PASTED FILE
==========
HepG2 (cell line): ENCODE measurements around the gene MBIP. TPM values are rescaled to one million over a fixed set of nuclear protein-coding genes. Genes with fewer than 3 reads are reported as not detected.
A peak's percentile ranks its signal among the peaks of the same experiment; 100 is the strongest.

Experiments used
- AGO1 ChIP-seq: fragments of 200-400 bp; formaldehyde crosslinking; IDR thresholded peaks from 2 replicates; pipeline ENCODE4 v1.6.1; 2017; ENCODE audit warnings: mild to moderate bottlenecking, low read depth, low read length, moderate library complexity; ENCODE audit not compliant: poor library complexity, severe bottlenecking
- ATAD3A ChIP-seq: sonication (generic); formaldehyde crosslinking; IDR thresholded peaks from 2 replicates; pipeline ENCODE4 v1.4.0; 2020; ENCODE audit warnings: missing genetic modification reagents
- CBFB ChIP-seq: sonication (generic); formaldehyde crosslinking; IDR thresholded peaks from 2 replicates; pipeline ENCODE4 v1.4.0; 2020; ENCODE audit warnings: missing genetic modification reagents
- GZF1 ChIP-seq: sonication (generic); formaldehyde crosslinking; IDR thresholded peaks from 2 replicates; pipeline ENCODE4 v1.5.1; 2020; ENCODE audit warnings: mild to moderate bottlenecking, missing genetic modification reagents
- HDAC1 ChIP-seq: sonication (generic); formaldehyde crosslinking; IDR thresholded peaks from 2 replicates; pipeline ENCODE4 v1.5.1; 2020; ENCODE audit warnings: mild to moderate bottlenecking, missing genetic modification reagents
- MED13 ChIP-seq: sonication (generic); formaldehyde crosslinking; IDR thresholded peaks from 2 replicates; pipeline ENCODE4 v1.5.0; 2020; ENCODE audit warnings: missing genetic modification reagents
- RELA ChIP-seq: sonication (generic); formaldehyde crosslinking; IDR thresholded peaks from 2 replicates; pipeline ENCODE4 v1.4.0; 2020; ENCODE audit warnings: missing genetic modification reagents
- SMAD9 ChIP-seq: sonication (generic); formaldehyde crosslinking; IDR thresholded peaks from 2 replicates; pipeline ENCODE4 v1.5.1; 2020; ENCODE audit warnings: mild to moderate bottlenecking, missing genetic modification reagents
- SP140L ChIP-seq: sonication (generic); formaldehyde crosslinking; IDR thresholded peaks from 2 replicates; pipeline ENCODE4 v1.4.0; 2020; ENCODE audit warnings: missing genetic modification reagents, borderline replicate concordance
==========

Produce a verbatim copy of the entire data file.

HepG2 (cell line): ENCODE measurements around the gene MBIP. TPM values are rescaled to one million over a fixed set of nuclear protein-coding genes. Genes with fewer than 3 reads are reported as not detected.
A peak's percentile ranks its signal among the peaks of the same experiment; 100 is the strongest.

Experiments used
- AGO1 ChIP-seq: fragments of 200-400 bp; formaldehyde crosslinking; IDR thresholded peaks from 2 replicates; pipeline ENCODE4 v1.6.1; 2017; ENCODE audit warnings: mild to moderate bottlenecking, low read depth, low read length, moderate library complexity; ENCODE audit not compliant: poor library complexity, severe bottlenecking
- ATAD3A ChIP-seq: sonication (generic); formaldehyde crosslinking; IDR thresholded peaks from 2 replicates; pipeline ENCODE4 v1.4.0; 2020; ENCODE audit warnings: missing genetic modification reagents
- CBFB ChIP-seq: sonication (generic); formaldehyde crosslinking; IDR thresholded peaks from 2 replicates; pipeline ENCODE4 v1.4.0; 2020; ENCODE audit warnings: missing genetic modification reagents
- GZF1 ChIP-seq: sonication (generic); formaldehyde crosslinking; IDR thresholded peaks from 2 replicates; pipeline ENCODE4 v1.5.1; 2020; ENCODE audit warnings: mild to moderate bottlenecking, missing genetic modification reagents
- HDAC1 ChIP-seq: sonication (generic); formaldehyde crosslinking; IDR thresholded peaks from 2 replicates; pipeline ENCODE4 v1.5.1; 2020; ENCODE audit warnings: mild to moderate bottlenecking, missing genetic modification reagents
- MED13 ChIP-seq: sonication (generic); formaldehyde crosslinking; IDR thresholded peaks from 2 replicates; pipeline ENCODE4 v1.5.0; 2020; ENCODE audit warnings: missing genetic modification reagents
- RELA ChIP-seq: sonication (generic); formaldehyde crosslinking; IDR thresholded peaks from 2 replicates; pipeline ENCODE4 v1.4.0; 2020; ENCODE audit warnings: missing genetic modification reagents
- SMAD9 ChIP-seq: sonication (generic); formaldehyde crosslinking; IDR thresholded peaks from 2 replicates; pipeline ENCODE4 v1.5.1; 2020; ENCODE audit warnings: mild to moderate bottlenecking, missing genetic modification reagents
- SP140L ChIP-seq: sonication (generic); formaldehyde crosslinking; IDR thresholded peaks from 2 replicates; pipeline ENCODE4 v1.4.0; 2020; ENCODE audit warnings: missing genetic modification reagents, borderline replicate concordance